In general terms, all 'media' are abstract; the nature of image-making is a process of mediation and abstraction. Painting an image of hunted animals on the walls of a cave is an abstraction that human-kind has been engaged in for tens of thousands of years. Obviously, you can't eat the painting, since it's only plant dye scratched onto stone.

Yet images, and image-making, seem to hold a power over the human psyche that appears to be on a primal level; so deep that most can scarcely see the abstraction inherent in the process. When we watch a movie on TV, we don't see glowing electronic lights, but rather an abstracted, mentally projected series of images that is almost more real than reality itself, since it seems to come from inside ourselves.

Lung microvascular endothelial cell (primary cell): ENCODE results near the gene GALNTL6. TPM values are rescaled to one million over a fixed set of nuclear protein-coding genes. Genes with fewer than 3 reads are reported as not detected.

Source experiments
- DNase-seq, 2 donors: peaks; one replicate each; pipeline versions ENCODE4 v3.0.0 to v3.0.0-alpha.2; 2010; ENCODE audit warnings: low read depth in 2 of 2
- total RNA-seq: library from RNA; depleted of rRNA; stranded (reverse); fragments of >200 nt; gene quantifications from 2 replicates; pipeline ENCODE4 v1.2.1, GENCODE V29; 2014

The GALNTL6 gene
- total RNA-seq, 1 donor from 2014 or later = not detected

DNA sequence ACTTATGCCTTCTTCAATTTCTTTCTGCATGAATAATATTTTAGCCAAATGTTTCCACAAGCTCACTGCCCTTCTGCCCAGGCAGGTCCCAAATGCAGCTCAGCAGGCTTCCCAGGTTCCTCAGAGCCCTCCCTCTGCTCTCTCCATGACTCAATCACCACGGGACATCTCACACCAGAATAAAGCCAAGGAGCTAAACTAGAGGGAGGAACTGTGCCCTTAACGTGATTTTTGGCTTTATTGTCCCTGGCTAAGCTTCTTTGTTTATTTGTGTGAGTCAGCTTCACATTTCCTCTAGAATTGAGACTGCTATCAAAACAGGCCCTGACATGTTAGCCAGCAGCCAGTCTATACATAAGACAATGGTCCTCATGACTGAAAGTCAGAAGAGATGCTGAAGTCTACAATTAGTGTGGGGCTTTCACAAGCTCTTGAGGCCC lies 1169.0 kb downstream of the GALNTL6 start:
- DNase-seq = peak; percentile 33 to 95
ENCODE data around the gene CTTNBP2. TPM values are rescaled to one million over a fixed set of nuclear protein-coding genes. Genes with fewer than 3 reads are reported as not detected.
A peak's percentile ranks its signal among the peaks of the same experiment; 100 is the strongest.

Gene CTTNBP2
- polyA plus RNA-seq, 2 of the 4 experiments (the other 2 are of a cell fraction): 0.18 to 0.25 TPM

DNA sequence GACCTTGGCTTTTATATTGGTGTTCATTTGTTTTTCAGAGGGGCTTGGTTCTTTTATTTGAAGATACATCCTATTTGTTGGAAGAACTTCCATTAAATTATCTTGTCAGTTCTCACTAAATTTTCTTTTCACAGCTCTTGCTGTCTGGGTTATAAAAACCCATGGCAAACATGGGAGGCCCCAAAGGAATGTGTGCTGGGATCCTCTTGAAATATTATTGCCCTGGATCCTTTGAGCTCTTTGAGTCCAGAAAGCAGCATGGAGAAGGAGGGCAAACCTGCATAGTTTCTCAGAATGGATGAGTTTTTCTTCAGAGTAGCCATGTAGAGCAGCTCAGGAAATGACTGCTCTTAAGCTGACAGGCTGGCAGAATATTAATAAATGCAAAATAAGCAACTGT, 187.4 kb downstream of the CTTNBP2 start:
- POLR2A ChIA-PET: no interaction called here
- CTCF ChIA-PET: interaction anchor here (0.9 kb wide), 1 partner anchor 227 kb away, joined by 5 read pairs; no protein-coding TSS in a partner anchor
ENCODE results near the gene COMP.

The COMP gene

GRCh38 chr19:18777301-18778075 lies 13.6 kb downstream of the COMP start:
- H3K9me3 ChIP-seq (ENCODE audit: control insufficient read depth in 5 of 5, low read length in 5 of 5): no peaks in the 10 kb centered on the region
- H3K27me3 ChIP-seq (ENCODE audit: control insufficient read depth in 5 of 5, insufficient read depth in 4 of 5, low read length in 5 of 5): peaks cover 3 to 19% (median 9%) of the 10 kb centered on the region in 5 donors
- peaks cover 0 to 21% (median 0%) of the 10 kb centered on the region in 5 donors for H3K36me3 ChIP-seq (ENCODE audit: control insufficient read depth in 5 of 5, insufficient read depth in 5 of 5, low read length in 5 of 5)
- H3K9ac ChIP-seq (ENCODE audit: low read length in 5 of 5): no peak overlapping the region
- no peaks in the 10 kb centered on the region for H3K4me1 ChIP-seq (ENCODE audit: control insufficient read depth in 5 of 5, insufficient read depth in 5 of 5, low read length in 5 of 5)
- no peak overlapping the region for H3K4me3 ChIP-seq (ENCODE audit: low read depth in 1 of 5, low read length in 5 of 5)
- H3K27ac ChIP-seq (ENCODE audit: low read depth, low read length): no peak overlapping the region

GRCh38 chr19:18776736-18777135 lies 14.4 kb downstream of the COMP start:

I think therefore that image-making is one property of our species that seperates us from the rest of nature, whose ramifications have not yet been fully explored, despite the best attempts by writers and artists of all ilks.

The making of 'graven images' is something humans have been intimately engaged in since the species was new, it's just us photographers who like to pretend that these issues are all of recent vintage.

There's also something deeper in connection between the words 'image' and 'imagination' besides the obvious common linguistic roots; perhaps we have been falsely termed a 'tool making' species instead of the more obvious 'image making' species that we really seem to be.